"The Comrades Marathon" owes its beginnings to the vision of one man, a World War I veteran named Vic Clapham.
He was born in London on 16 November 1886 and emigrated as a youth to the Cape Colony in South Africa, with his parents at the outbreak of the South African War (Anglo-Boer War 1899-1902).
With the outbreak of the Great War in 1914-1918, Vic Clapham signed up with the 8th South African Infantry and fought and marched 1700 miles of the eastern savannahs of Africa in pursuit of Glen Paul Von Lettow-Vorbecks askari battalions.
The pain, agonies, death and hardships of his comrades, which he witnessed during those awful days, left a lasting impression on the battle-hardened soldier, especially the camaraderie between the men in overcoming these privations.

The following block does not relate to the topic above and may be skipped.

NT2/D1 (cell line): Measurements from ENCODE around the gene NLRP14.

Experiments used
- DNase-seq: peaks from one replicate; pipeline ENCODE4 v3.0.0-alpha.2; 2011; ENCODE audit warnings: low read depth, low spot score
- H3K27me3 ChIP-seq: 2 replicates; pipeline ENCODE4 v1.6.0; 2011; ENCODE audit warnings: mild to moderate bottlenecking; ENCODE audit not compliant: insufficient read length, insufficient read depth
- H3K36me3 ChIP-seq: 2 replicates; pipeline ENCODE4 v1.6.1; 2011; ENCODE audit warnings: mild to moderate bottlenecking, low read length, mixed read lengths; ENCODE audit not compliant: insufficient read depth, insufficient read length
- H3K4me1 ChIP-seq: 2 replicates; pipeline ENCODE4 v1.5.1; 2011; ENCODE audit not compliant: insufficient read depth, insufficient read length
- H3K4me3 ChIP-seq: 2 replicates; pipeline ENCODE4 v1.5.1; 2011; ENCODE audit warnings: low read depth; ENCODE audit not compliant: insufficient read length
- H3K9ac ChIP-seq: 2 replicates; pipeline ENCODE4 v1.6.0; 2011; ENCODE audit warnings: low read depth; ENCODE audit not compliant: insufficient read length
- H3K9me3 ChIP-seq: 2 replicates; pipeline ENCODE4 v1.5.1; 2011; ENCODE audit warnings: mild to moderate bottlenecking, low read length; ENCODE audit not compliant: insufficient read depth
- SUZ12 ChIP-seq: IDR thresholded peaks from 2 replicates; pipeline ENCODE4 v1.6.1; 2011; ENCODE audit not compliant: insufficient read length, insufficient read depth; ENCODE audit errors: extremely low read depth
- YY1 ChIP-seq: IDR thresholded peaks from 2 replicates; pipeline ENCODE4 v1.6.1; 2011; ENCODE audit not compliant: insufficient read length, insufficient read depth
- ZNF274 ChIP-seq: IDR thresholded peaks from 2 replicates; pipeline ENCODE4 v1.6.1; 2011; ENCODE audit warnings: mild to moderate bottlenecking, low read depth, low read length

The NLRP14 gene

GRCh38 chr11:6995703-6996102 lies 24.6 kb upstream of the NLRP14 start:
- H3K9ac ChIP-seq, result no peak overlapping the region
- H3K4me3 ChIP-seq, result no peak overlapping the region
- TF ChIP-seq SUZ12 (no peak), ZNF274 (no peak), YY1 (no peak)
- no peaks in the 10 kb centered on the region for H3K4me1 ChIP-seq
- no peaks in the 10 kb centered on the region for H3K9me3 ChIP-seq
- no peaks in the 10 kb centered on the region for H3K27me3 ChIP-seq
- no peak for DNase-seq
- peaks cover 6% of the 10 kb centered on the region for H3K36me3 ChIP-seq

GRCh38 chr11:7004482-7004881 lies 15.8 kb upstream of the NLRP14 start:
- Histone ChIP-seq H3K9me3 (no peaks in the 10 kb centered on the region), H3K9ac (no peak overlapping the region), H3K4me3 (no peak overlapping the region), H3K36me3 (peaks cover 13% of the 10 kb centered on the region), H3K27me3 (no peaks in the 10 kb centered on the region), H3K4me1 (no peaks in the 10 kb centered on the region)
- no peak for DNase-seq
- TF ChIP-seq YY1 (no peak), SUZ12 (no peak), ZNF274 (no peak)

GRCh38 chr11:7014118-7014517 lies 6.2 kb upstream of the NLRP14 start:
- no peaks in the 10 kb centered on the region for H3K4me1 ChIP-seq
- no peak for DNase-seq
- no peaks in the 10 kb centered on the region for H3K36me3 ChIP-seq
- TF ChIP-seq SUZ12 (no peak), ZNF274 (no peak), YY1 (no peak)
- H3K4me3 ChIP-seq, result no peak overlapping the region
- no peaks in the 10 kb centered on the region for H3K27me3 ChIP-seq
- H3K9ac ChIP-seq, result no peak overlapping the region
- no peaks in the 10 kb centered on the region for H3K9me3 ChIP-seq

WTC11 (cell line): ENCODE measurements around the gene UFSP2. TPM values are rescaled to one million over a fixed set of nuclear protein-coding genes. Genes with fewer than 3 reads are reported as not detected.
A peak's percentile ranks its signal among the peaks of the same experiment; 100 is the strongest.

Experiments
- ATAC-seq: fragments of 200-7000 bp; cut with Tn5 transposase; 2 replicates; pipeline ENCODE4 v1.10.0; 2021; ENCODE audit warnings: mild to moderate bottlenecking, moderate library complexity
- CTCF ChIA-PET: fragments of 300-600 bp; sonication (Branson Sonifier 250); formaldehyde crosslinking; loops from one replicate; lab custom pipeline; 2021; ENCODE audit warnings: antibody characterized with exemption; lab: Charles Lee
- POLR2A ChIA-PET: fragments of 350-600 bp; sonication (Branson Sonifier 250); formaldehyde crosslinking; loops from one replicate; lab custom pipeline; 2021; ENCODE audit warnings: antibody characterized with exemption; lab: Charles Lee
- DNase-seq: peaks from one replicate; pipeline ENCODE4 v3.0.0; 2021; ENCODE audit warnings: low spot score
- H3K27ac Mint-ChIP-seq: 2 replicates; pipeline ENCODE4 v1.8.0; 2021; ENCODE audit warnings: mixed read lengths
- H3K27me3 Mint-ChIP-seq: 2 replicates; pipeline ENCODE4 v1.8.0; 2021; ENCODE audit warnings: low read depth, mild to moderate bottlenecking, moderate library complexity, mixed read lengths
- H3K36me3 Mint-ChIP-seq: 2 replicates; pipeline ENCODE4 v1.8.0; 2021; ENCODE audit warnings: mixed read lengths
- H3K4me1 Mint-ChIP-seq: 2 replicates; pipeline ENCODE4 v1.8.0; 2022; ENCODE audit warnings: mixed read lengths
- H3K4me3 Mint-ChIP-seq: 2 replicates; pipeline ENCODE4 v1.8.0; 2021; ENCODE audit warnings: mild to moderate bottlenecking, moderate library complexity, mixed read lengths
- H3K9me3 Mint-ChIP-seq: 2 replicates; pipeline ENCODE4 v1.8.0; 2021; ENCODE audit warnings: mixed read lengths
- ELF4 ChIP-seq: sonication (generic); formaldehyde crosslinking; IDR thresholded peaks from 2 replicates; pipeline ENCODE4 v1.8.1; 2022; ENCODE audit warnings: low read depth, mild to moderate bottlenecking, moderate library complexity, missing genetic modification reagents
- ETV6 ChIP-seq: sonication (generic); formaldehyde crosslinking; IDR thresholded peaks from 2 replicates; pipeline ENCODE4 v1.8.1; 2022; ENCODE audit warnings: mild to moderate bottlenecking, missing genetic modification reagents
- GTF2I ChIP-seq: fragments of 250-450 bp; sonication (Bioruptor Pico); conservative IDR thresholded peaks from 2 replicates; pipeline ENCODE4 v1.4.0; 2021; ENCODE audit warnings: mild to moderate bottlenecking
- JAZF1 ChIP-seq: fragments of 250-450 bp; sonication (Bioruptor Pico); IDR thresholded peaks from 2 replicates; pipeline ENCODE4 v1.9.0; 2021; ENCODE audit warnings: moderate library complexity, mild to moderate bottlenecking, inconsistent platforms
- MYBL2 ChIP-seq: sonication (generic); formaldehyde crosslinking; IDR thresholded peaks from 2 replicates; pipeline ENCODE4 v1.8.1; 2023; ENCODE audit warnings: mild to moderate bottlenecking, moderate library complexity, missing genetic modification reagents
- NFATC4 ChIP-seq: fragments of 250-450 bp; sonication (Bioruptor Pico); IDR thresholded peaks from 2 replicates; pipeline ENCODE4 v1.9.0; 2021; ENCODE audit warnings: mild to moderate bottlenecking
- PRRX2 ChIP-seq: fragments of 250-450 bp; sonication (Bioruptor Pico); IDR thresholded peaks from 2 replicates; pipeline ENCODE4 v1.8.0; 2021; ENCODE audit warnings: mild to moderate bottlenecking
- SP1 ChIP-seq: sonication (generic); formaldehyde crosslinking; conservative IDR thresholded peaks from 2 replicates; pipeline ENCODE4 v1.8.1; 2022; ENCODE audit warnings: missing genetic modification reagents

When peace was declared in 1918, Clapham felt that all those who had fallen in this catastrophic war should be remembered and honoured in a unique way, where individuals physical frailties could be put to the test and overcome.
Clapham asked for permission to stage a 56 mile race between Pietermaritzburg and Durban under the name of the Comrades Marathon and for it to become a living memorial to the spirit of the soldiers of the Great War.
After being refused permission for several years, Vic was finally granted his Comrades Marathon. The first Comrades Marathon took place on 24th May 1921, Empire Day, starting outside the City Hall in Pietermaritzburg with 34 runners.